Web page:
Racial justice auditing: A new perspective on PHF’s grant-making
As we publish the headline findings from our audit of funding towards Black or minoritised community-led organisations, Kirsty Gillan-Thomas and Nina White in our Evidence and Learning team reflect on the process and share their learning.
In November 2021, the Funders for Race Equality Alliance (FREA) published the results from their second racial justice funding audit of 20 participating funders, a cohort which has grown from 13 in their inaugural audit of April 2021. This audit included data from a sample of 100 PHF grants.
This initial report confirmed much of what we felt we already knew – there is a real disparity in funding towards Black and minoritised community-led organisations, and more must be done to understand this disparity and take action to redress the balance. Building this sector-wide intelligence is crucial for transparency and accountability particularly as funders (PHF included) seek to be anti-racist and held to account for progress against Diversity, Equity and Inclusion plans.
As part of this work, we wanted to delve deeper into our grant-making, aware that we lacked a clear picture of our funding as a whole, when applying a racial justice lens. We applied the original FREA methodology to our UK grant-making from 2020/21, spanning both our Covid Response Fund and core funds, constituting 656 grants and totalling £30.5 million.
The headline findings from our 2020/21 audit are published on our website and show that:
- 11% of all funding went to Black or minoritised sector organisations,
- 39% went to projects that benefit Black or minoritised communities, and
- 9% went to projects led by and for Black or minoritised communities.
The findings also show that grants to Black or minoritised sector organisations were generally smaller in size and shorter in duration than grants to non-Black or minoritised organisations.
Applying the first version of FREA’s tool posed some ethical considerations and challenges around language, labelling and subjectivity. We avoid using acronyms like BAME, which conflate and homogenise identities and in this report we have opted to use the term ‘Black or minoritised’, consistent with FREA’s latest audit, recognising language in this area is contested and evolving.
Using the tool itself also brought challenges of subjectivity and judgement calls. Divided into four key questions or criteria, the audit tool required decisions that often relied on external data, sources and internal subjectivities, such as deciding if an organisation was led by people from a Black or minoritised ethnic background, or if a grant was aimed at benefitting Black or minoritised communities ‘by serendipity or by design’. The specific challenge of assigning ‘yes’ or ‘no’ to questions such as ‘is the organisation led by people from a Black or minoritised background?’ – which in essence meant racialising groups and individuals – brought a great deal of discomfort, going against our belief in the importance of people being able to self-define. This was especially acute given we are a team made up predominantly of white people, which required additional vigilance and critical reflection around unconscious bias. We acknowledge that some bias is inherent and that this work will be far from perfect as a result.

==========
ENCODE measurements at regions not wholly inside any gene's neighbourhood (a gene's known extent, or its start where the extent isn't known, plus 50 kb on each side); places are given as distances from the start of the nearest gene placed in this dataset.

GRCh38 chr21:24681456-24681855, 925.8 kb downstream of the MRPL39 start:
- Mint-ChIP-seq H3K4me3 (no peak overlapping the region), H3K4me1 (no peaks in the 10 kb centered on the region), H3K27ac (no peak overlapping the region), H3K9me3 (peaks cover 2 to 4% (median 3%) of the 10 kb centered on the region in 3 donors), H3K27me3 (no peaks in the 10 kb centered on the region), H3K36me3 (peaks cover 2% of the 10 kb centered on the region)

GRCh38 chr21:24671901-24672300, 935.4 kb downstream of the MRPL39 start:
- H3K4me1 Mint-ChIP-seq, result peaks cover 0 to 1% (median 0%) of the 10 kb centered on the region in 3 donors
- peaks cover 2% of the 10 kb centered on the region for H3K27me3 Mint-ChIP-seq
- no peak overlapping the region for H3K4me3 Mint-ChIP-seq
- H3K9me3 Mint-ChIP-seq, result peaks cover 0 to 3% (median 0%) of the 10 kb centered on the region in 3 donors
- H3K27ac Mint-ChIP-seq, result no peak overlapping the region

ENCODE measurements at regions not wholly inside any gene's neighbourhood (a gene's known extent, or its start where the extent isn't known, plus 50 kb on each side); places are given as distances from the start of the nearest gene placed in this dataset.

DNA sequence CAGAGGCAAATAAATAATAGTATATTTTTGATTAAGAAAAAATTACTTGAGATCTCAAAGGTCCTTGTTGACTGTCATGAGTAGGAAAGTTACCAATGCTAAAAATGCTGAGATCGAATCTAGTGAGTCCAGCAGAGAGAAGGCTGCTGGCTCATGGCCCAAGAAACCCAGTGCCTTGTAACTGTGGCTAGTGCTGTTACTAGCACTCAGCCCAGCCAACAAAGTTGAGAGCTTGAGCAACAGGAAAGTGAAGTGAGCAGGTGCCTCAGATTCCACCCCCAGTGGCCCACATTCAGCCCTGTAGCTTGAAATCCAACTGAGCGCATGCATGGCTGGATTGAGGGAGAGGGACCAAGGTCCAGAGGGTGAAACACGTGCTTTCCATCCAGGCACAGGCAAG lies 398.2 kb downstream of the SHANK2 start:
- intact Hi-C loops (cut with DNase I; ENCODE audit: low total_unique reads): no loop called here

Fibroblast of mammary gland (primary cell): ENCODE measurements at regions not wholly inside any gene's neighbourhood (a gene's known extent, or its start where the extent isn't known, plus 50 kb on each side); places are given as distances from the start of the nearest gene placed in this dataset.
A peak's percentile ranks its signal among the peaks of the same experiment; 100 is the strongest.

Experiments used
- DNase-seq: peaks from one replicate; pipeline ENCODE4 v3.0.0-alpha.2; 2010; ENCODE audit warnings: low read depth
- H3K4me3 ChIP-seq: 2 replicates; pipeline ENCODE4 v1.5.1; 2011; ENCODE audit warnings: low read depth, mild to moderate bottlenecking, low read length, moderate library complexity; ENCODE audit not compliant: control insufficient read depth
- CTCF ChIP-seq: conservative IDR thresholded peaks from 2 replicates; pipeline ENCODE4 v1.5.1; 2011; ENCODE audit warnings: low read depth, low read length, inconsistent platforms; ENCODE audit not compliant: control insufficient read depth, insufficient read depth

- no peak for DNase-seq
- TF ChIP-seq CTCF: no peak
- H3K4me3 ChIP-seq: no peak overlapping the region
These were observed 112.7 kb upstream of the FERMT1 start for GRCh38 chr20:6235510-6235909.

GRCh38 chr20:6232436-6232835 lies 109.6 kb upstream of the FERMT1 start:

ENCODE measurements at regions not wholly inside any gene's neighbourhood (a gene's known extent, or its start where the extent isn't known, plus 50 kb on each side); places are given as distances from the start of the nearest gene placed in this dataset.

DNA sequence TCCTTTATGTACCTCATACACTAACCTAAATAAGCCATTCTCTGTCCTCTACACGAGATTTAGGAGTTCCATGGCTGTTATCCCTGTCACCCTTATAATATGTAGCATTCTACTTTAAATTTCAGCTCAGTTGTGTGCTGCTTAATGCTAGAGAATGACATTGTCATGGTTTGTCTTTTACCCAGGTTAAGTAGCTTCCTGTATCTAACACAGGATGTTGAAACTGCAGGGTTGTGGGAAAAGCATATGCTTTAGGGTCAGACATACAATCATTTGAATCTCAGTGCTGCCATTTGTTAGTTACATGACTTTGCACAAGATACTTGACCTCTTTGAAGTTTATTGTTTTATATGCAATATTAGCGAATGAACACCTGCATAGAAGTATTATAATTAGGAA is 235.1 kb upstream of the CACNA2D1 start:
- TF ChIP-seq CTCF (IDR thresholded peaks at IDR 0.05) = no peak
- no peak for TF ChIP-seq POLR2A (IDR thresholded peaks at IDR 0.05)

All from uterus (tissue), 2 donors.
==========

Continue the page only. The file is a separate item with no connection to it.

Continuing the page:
We therefore had to balance the ethical considerations of the work, ultimately deciding that the importance and value of the racial justice audit outweighed the issues and challenges of labelling. In many cases, we chose to err on the side of caution, opting to preclude from labelling identities or communities as Black or minoritised without sufficient evidence or data. In the few cases where there was uncertainty around the identity of leadership or communities, we have assigned ‘no’ or ‘no/unknown’, as available in the audit tool classifications. We also compared the results of the audit to the data on organisation leadership that we had collected from applicants. Comparison showed that the majority of those who had been affirmed as having majority Black or minoritised leadership in the audit process, had also self-declared this in the application process.
As is the case with so much data analysis, the first auditing process has been informative and challenging, but is ultimately a precursor to more concrete actions that we want to take as a funder. Sharing the results of our audit internally with our grants teams has helped spark further conversations and questions around our funding particularly within the sectors we most support and what we need to do to help address structural inequality.
As a foundation and a funder, we still have much to learn.
Using the FREA racial justice audit tool has given us a new perspective on grant-making at Paul Hamlyn Foundation, and we hope our experience of using the tool will help others embark on an audit of their own funds. Like our broader work around Diversity, Equity and Inclusion, our approach to the audit – and more broadly collecting diversity data relating to organisation leadership – is evolving and will change as we learn more about our funds and our grant-holders now and in the future.
We would like to thank the team at FREA – particularly Tracey Agyeman and Saphia Youssef who supported us in the audit process and gave invaluable feedback for the report’s publication.
Read the headline findings from PHF’s racial justice audit of 2020/21 UK grant-making here.
Read more about the Funders for Race Equality Alliance here.
 The Covid Response Fund opened in March 2020 and offered flexible funding to respond to the challenges of Covid-19. The core funds are the non-emergency funding streams that had temporarily closed for applications during the pandemic and re-opened in October 2020.